Two reflection templates are provided with questions for teachers to consider.

  1. Reflecting on Curriculum Units

What do you notice?

What questions do you have?

What are the key understandings for the unit?

What do you still need?

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  1. Reflecting on Student Work

What does the student know in regards to the learning goal?

What are the next steps for instruction?

How will progress be monitored?

What does the student still need to demonstrate to meet the learning goal?

Are any confusions or misconceptions observed?

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I am excited about this process since it gives me another tool to use in helping cultivate leaders and help teachers take ownership over their grade level meetings. It’s that next step I have needed as I reflect on my previous experiences with grade level meetings. The idea of helping facilitate meetings that will give teachers direction, a shared understanding of their unit, opportunities to share effective instructional strategies, and reflect on student work with common expectations makes this coach excited to get started. Let the growing of teacher leaders begin!

What Did You Do Today?

Every day for the past two weeks since starting my new coaching position my husband has asked me this question.  Only knowing me as a classroom teacher for the past seventeen years, I think he is trying to wrap his head around what exactly it is that I do all day.  I think I am too.  

It feels foreign to not have a group of first graders waiting for me to get there each day.  I didn’t have to prepare a classroom for Meet the Teacher Day or think through how I would spend the first few days building community.   It is the weirdest feeling to walk on campus each morning and realize that no one is waiting for me.  This is freaking me out a bit.  I have all these insecurities and questions rolling through my head.  What if the teachers think I am doing nothing while they are in the trenches with kids?  What if my administrator thinks I am doing nothing all day because I don’t have lesson plans written or a room full of children?  What do I have to show for how my time is spent at the end of each day?  I’m pretty sure that my husband keeps asking because he is worried after leaving my “safe” job that maybe if I’m not looking busy enough unemployment is just around the corner!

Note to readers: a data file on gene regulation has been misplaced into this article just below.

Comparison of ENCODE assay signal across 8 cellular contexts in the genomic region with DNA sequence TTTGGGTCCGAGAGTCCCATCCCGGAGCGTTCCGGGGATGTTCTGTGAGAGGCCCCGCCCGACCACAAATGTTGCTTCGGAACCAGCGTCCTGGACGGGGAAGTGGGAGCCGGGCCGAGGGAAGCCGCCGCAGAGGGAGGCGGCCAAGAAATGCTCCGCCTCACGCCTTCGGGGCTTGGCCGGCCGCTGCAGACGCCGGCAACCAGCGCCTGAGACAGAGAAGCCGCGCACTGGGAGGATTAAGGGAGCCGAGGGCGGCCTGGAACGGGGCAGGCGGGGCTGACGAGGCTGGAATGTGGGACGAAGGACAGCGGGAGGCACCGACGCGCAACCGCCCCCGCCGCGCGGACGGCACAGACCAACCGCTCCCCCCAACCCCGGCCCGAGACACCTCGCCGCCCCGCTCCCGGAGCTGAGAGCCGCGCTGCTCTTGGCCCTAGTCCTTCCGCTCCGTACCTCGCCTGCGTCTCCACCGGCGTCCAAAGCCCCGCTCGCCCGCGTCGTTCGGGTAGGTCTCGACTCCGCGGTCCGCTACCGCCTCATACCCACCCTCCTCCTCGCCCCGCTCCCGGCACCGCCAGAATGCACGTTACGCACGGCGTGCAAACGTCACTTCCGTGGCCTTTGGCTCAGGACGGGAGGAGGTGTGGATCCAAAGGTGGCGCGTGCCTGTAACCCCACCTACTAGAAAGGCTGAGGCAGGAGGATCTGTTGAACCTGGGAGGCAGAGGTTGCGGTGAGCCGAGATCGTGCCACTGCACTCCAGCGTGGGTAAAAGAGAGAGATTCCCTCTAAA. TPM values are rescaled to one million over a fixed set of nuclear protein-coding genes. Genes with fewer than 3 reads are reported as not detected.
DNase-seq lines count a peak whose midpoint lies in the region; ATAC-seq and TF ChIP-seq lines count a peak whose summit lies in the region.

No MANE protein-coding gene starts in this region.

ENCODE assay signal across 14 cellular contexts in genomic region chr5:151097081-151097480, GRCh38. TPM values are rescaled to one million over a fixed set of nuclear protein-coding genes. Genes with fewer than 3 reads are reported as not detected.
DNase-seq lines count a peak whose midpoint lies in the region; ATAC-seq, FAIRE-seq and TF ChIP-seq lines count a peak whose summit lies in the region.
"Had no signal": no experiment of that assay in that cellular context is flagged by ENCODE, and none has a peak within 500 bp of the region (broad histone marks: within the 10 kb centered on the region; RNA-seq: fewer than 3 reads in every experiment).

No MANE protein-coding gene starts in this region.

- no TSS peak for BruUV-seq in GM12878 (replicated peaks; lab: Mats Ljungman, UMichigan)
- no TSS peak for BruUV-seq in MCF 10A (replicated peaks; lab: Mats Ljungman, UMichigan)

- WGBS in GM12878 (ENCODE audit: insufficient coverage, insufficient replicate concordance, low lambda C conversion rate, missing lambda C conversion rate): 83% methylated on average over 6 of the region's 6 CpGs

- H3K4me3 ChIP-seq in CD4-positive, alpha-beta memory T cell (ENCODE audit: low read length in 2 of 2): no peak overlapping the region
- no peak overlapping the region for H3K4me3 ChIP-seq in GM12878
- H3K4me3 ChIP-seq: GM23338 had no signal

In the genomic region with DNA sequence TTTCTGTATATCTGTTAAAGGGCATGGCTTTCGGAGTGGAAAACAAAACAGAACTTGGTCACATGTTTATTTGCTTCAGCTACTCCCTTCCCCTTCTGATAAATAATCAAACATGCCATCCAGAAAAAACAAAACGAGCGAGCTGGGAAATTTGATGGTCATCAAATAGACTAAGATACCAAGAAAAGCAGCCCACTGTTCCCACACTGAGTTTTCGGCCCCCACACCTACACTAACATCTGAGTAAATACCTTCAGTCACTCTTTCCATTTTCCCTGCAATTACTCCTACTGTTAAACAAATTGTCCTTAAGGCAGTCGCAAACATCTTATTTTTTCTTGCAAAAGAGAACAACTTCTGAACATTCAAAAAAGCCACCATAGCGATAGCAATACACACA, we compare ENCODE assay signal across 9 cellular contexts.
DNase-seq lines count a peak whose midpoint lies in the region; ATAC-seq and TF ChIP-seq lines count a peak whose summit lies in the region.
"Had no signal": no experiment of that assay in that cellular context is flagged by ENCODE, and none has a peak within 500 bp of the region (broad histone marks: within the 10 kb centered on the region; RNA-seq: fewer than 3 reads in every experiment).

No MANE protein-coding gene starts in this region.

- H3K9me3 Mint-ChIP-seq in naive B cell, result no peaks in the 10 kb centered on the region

This is why I am now holding on to, Chapter Sixteen: Nuts and Bolts-Scheduling and Budgeting, for dear life.  This chapter answers and confirms that my insecurities might not be far off.  That if I want to be perceived as an equal member of the school community, I have to find a tangible way to reflect the intangible things that have kept me busy and exhausted each day.  That teachers ARE probably thinking, What does she do all day?  Here are the things I have started working on and thinking about to keep myself accountable and to document my time so that all of those questions mentioned can be answered quickly and easily.